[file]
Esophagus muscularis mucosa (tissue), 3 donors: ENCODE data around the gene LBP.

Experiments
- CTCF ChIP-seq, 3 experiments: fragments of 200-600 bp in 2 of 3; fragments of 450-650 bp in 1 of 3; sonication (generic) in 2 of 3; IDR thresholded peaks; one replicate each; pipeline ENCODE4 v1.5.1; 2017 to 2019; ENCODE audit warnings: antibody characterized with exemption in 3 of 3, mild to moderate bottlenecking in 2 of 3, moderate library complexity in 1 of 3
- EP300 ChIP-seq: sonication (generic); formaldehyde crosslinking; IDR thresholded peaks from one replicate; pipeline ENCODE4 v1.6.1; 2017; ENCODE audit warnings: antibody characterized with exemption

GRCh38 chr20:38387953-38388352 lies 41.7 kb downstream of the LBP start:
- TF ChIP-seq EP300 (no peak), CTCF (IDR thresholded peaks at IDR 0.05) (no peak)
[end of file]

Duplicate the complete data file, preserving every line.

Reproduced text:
Esophagus muscularis mucosa (tissue), 3 donors: ENCODE data around the gene LBP.

Experiments
- CTCF ChIP-seq, 3 experiments: fragments of 200-600 bp in 2 of 3; fragments of 450-650 bp in 1 of 3; sonication (generic) in 2 of 3; IDR thresholded peaks; one replicate each; pipeline ENCODE4 v1.5.1; 2017 to 2019; ENCODE audit warnings: antibody characterized with exemption in 3 of 3, mild to moderate bottlenecking in 2 of 3, moderate library complexity in 1 of 3
- EP300 ChIP-seq: sonication (generic); formaldehyde crosslinking; IDR thresholded peaks from one replicate; pipeline ENCODE4 v1.6.1; 2017; ENCODE audit warnings: antibody characterized with exemption

GRCh38 chr20:38387953-38388352 lies 41.7 kb downstream of the LBP start:
- TF ChIP-seq EP300 (no peak), CTCF (IDR thresholded peaks at IDR 0.05) (no peak)